I recently watched Adorama's video on rear curtain sync flash photography. At 4.12 to 4.42, the presenter claims that when using front-curtain sync, the background/long exposure blur will be put on top of the frozen object, while when using rear-curtain sync the frozen object will be put on top of the blur.

I was under the impression that the sensors captured light in an additive way, i.e. the final image is a representation of the sum of all light that was exposed to the sensor, but then it wouldn't make any difference if the frozen object was exposed before or after the background blur.

Is there some kind of non-linear behavior of the sensor's recording that would justify what is being told in the clip above, or is this just plain wrong?

  • \$\begingroup\$ I guess it's nonsense... unless the object is moving in a vertical way :-) \$\endgroup\$
    – FredP
    Commented Nov 6, 2014 at 13:19
  • \$\begingroup\$ I would guess he's trying to make the point in this question: photo.stackexchange.com/questions/6667/… \$\endgroup\$
    – Dan
    Commented Nov 6, 2014 at 15:49
  • \$\begingroup\$ @Dan Which point do you mean? All I see is a general discussion about the differences between first and second curtain sync regarding background trails etc, but that is not what he's talking about during the segment I link to above. In other parts of the video, yes, he does address this, but the whole video is about this difference. \$\endgroup\$
    – Daniel R
    Commented Nov 6, 2014 at 16:08
  • \$\begingroup\$ @DanielR fair enough, I didn't watch the whole video :) It sounded like what he might have been trying to say/thinking about was "if your subject is moving, rear curtain sync will make the blur look better" but he could just be talking rubbish! \$\endgroup\$
    – Dan
    Commented Nov 6, 2014 at 16:11
  • 1
    \$\begingroup\$ @Dan No, what he's saying is that the frozen image will be put on top of the blur if rear curtain sync is used. This misconecption is apparently quite common as shown by mattdm's answer below. \$\endgroup\$
    – Daniel R
    Commented Nov 6, 2014 at 16:13

2 Answers 2


This is wrong; you are right. The sensor can't tell which part of the exposure goes "on top" of the other. You don't have to take my word for it, either; here's a quote from the Flash basics guide on Scantips:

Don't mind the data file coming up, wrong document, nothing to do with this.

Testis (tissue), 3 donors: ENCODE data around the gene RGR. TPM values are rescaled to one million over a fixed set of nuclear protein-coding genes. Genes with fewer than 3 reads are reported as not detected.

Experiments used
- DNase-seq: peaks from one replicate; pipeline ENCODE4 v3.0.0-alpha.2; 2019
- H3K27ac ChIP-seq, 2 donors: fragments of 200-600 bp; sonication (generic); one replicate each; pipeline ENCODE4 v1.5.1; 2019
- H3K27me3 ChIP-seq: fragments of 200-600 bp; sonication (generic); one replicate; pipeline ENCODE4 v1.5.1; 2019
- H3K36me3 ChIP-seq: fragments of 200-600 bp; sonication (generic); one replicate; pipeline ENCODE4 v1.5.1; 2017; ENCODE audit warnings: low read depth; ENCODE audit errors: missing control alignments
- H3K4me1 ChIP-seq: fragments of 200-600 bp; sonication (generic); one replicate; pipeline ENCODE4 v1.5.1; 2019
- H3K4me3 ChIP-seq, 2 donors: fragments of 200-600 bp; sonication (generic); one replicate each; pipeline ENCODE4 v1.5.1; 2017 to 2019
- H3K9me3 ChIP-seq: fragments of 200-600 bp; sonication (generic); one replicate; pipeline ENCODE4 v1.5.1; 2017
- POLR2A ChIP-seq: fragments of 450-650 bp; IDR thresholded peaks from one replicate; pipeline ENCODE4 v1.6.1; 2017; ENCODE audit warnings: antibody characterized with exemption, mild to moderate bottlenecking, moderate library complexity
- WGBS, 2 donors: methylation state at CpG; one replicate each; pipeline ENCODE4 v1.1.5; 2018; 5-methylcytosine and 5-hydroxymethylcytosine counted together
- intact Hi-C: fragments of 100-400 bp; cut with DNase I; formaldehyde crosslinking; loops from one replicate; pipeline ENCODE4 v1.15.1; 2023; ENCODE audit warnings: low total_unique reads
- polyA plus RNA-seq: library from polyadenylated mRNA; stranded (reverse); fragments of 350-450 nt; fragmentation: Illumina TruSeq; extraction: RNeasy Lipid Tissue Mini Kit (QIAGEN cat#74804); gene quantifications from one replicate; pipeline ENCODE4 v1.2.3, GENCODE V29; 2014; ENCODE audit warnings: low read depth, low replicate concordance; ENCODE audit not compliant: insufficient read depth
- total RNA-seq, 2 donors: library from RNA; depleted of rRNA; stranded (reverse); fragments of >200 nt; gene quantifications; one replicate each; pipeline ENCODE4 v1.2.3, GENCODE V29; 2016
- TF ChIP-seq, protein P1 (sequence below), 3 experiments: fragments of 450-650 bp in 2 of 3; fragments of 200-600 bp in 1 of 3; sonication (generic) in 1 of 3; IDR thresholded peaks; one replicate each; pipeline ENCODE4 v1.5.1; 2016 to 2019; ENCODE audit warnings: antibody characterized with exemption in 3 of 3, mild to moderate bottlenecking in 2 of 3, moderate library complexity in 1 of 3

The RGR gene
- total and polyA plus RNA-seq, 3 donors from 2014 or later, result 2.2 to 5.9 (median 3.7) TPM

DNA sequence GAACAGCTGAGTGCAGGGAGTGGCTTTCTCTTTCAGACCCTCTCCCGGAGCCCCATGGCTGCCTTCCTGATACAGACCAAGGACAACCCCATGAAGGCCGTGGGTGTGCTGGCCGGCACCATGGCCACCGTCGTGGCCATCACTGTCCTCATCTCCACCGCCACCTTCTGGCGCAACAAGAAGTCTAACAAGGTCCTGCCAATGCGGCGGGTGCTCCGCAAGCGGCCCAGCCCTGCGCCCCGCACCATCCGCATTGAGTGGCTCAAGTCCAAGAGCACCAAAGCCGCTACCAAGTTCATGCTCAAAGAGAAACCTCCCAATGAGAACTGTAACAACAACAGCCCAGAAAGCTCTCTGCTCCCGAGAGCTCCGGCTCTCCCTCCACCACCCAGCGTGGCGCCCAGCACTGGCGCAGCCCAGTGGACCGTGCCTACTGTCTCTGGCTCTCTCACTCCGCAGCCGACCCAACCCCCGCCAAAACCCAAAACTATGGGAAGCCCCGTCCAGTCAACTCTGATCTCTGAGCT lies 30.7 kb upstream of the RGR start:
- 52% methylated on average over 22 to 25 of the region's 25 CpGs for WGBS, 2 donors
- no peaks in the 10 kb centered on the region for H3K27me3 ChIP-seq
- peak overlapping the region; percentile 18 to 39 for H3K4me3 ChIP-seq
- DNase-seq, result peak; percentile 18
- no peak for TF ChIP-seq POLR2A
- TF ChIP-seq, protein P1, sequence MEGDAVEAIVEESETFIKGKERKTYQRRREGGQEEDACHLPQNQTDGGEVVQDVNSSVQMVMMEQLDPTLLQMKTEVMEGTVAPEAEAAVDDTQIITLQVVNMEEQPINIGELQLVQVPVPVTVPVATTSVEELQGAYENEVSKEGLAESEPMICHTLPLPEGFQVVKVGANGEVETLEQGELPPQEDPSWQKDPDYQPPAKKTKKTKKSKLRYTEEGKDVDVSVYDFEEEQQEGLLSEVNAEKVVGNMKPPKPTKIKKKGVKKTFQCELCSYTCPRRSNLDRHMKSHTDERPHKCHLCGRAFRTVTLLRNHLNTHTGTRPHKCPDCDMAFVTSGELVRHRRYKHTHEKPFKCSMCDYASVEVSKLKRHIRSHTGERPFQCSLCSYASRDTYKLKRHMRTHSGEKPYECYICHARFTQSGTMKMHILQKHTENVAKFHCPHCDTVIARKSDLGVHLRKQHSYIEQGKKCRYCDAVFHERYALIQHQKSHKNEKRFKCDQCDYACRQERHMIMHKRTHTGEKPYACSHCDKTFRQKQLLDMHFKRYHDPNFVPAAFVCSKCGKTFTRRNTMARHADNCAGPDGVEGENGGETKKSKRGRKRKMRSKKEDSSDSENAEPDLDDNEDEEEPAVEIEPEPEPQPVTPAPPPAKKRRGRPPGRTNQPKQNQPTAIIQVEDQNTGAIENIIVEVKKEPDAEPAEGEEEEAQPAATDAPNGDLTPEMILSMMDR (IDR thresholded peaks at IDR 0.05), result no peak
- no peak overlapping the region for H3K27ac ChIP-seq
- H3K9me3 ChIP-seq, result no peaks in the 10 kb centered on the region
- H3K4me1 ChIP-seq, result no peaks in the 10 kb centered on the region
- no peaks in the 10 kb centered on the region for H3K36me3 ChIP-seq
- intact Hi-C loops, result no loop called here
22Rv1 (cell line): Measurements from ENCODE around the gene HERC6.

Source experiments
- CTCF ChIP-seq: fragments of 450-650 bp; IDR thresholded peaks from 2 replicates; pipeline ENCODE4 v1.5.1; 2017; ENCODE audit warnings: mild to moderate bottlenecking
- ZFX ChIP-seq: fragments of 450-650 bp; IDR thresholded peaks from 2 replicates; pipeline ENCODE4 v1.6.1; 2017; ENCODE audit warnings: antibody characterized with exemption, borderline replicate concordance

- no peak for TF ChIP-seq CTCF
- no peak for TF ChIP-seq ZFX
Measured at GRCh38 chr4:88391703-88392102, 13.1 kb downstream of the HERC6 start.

Some people imagine that the delayed result of rear curtain sync causes a sharp stopped image superimposed on top of the blurred image (so is sharper), which may appear true of the leading edge, but the opposite is true of the trailing edge. So while there definitely are two separate exposures, and the flash does freeze the action when it triggers (and the continuous light continues blurring it), the effect is not "on top" of anything. Each pixel can only contain the one total accumulated pixel exposure value, regardless of when.

It is, sadly, pretty easy to find other photographers on the Internet getting this wrong. I probably should avoid linking to them, but I can't resist this one, where the author gives the explanation of first-curtain shutter "blurring over your freeze", and then posts an example of how second-curtain is better clearly showing blur which appears "on top" of the frozen subject in addition to apparently in the background. Ah well — sometimes what we believe overrides what we see!

  • \$\begingroup\$ Thanks for confirming my own beliefs and for interesting references. There seems to be no objections in the comments to the post you linked to, which is also a bit sad... \$\endgroup\$
    – Daniel R
    Commented Nov 6, 2014 at 13:50

If the object in motion is moving from the bottom to the top of the frame then:

  • First curtain sync would expose the "frozen" part of the image at the beginning of the time the shutter was open and the blur from the ambient lighting would appear above the frozen object.
  • Second curtain sync would expose the frozen part of the image at the end of the time the shutter was open and the blur from the ambient lighting would appear below the frozen object.

Other than that, there is no blur "on top of" or "below" the part of the image created by the flash that freezes the motion of the subject.


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